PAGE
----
The Role of Coping in the Wellbeing and Work-Related Quality of Life of UK Health and Social Care Workers during COVID-19

Paula Mc Fadden, Jana Ross, John Moriarty, John Mallett, Heike Schröder, Jermaine Ravalier, Jill Manthorpe, Denise Currie, Jaclyn Harron, Patricia Mackin (now Gillen)

Research output: Contribution to journalArticlepeer-review

12 Citations (Scopus)
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The coronavirus disease 2019 (COVID-19) was declared a global pandemic in early 2020. Due to the rapid spread of the virus and limited availability of effective treatments, health and social care systems worldwide quickly became overwhelmed. Such stressful circumstances are likely to have negative impacts on health and social care workers’ wellbeing. The current study examined the relationship between coping strategies and wellbeing and quality of working life in nurses, midwives, allied health professionals, social care workers and social workers who worked in health and social care in the UK during its first wave of COVID-19. Data were collected using an anonymous online survey (N = 3425), and regression analyses were used to examine the associations of coping strategies and demographic characteristics with staff wellbeing and quality of working life. The results showed that positive coping strategies, particularly active coping and help-seeking, were associated with higher wellbeing and better quality of working life. Negative coping strategies, such as avoidance, were risk factors for low wellbeing and worse quality of working life. The results point to the importance of organizational and management support during stressful times, which could include psycho-education and training about active coping and might take the form of workshops designed to equip staff with better coping skills.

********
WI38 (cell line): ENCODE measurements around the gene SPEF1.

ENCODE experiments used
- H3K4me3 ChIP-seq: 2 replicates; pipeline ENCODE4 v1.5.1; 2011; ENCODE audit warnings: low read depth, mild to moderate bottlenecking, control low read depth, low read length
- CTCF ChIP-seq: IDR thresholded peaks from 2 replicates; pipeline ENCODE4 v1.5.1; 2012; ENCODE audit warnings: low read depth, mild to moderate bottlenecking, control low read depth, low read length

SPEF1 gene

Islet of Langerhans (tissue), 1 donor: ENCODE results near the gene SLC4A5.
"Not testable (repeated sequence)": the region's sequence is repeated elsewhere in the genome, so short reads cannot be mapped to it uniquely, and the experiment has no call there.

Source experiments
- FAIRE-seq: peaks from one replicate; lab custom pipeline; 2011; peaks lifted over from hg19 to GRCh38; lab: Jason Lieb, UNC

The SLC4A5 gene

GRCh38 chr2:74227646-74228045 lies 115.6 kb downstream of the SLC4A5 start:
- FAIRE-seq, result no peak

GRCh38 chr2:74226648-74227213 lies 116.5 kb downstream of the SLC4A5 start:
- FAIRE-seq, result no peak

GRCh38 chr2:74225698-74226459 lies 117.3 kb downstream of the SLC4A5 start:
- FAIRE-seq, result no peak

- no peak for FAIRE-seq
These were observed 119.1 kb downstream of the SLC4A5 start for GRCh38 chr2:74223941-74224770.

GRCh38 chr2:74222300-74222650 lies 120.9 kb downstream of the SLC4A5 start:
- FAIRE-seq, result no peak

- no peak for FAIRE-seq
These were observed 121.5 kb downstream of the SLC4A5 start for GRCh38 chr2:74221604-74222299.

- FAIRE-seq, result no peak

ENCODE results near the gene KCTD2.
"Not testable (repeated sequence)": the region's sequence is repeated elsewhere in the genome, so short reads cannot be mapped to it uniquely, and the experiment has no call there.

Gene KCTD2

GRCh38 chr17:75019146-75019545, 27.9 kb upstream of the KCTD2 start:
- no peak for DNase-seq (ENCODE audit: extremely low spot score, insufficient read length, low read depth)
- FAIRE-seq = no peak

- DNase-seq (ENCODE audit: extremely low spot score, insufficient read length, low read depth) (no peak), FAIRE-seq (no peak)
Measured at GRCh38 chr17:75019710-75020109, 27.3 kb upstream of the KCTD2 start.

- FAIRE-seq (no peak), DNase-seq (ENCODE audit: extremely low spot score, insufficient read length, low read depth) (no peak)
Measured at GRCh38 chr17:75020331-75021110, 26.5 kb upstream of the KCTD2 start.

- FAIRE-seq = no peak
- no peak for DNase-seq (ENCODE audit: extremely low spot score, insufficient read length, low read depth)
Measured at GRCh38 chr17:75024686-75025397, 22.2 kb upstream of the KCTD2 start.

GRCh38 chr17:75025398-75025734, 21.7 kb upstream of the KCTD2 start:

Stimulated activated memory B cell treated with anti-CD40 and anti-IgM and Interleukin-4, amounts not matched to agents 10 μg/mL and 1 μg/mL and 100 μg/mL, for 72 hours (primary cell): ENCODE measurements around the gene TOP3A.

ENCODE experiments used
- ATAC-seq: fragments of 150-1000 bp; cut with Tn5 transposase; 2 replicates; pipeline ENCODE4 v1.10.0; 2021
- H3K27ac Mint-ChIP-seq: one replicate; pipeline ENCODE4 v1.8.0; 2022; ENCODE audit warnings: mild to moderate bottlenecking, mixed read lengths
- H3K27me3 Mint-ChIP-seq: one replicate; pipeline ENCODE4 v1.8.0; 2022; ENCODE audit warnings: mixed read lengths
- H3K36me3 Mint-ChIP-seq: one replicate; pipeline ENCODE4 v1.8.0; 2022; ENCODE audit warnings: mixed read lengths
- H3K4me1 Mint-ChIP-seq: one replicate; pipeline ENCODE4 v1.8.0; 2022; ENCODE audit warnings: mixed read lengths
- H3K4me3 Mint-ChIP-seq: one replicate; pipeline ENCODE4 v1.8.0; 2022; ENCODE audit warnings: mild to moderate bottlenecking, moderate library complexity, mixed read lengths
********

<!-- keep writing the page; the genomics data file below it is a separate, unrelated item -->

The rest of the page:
Original languageEnglish
Article number815
Pages (from-to)1-15
Number of pages15
JournalInternational Journal of Environmental Research and Public Health
Issue number2
Early online date19 Jan 2021
Publication statusE-pub ahead of print - 19 Jan 2021


  • Health and social care
  • Coping
  • Quality of working life
  • Wellbeing
  • COVID-19


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